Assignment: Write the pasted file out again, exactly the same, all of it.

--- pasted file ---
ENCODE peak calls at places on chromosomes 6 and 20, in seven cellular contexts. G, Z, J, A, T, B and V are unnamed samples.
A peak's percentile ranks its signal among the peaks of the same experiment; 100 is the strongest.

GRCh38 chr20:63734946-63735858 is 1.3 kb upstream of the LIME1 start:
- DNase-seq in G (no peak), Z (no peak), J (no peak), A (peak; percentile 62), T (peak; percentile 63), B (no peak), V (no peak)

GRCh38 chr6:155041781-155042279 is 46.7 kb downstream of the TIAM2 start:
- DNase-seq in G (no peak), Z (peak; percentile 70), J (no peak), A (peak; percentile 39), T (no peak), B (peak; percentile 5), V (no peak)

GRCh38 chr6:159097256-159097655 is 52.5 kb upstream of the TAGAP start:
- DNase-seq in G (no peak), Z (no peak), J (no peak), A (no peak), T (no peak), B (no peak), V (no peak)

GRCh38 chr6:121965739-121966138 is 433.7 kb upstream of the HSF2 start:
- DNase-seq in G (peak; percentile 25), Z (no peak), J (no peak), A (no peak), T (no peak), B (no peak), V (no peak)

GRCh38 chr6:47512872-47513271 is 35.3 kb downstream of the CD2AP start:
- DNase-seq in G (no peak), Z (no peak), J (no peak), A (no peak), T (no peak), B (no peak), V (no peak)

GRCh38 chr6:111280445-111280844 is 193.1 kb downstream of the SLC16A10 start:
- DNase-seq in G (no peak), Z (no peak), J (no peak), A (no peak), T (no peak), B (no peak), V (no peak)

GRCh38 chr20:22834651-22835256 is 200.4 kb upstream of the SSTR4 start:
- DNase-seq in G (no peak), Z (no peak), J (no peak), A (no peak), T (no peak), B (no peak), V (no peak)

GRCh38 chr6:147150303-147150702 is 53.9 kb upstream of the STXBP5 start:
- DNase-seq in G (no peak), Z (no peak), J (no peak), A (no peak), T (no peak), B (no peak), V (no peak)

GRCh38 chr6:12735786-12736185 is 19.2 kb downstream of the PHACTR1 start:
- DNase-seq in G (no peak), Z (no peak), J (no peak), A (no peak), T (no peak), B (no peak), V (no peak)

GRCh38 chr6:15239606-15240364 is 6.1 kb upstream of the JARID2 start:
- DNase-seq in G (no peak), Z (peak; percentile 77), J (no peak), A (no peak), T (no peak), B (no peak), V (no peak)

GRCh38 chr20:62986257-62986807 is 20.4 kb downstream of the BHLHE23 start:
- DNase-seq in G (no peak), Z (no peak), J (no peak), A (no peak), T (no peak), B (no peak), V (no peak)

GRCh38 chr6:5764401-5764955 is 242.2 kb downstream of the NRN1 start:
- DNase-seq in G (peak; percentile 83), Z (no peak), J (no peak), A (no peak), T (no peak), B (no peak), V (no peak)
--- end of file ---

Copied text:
ENCODE peak calls at places on chromosomes 6 and 20, in seven cellular contexts. G, Z, J, A, T, B and V are unnamed samples.
A peak's percentile ranks its signal among the peaks of the same experiment; 100 is the strongest.

GRCh38 chr20:63734946-63735858 is 1.3 kb upstream of the LIME1 start:
- DNase-seq in G (no peak), Z (no peak), J (no peak), A (peak; percentile 62), T (peak; percentile 63), B (no peak), V (no peak)

GRCh38 chr6:155041781-155042279 is 46.7 kb downstream of the TIAM2 start:
- DNase-seq in G (no peak), Z (peak; percentile 70), J (no peak), A (peak; percentile 39), T (no peak), B (peak; percentile 5), V (no peak)

GRCh38 chr6:159097256-159097655 is 52.5 kb upstream of the TAGAP start:
- DNase-seq in G (no peak), Z (no peak), J (no peak), A (no peak), T (no peak), B (no peak), V (no peak)

GRCh38 chr6:121965739-121966138 is 433.7 kb upstream of the HSF2 start:
- DNase-seq in G (peak; percentile 25), Z (no peak), J (no peak), A (no peak), T (no peak), B (no peak), V (no peak)

GRCh38 chr6:47512872-47513271 is 35.3 kb downstream of the CD2AP start:
- DNase-seq in G (no peak), Z (no peak), J (no peak), A (no peak), T (no peak), B (no peak), V (no peak)

GRCh38 chr6:111280445-111280844 is 193.1 kb downstream of the SLC16A10 start:
- DNase-seq in G (no peak), Z (no peak), J (no peak), A (no peak), T (no peak), B (no peak), V (no peak)

GRCh38 chr20:22834651-22835256 is 200.4 kb upstream of the SSTR4 start:
- DNase-seq in G (no peak), Z (no peak), J (no peak), A (no peak), T (no peak), B (no peak), V (no peak)

GRCh38 chr6:147150303-147150702 is 53.9 kb upstream of the STXBP5 start:
- DNase-seq in G (no peak), Z (no peak), J (no peak), A (no peak), T (no peak), B (no peak), V (no peak)

GRCh38 chr6:12735786-12736185 is 19.2 kb downstream of the PHACTR1 start:
- DNase-seq in G (no peak), Z (no peak), J (no peak), A (no peak), T (no peak), B (no peak), V (no peak)

GRCh38 chr6:15239606-15240364 is 6.1 kb upstream of the JARID2 start:
- DNase-seq in G (no peak), Z (peak; percentile 77), J (no peak), A (no peak), T (no peak), B (no peak), V (no peak)

GRCh38 chr20:62986257-62986807 is 20.4 kb downstream of the BHLHE23 start:
- DNase-seq in G (no peak), Z (no peak), J (no peak), A (no peak), T (no peak), B (no peak), V (no peak)

GRCh38 chr6:5764401-5764955 is 242.2 kb downstream of the NRN1 start:
- DNase-seq in G (peak; percentile 83), Z (no peak), J (no peak), A (no peak), T (no peak), B (no peak), V (no peak)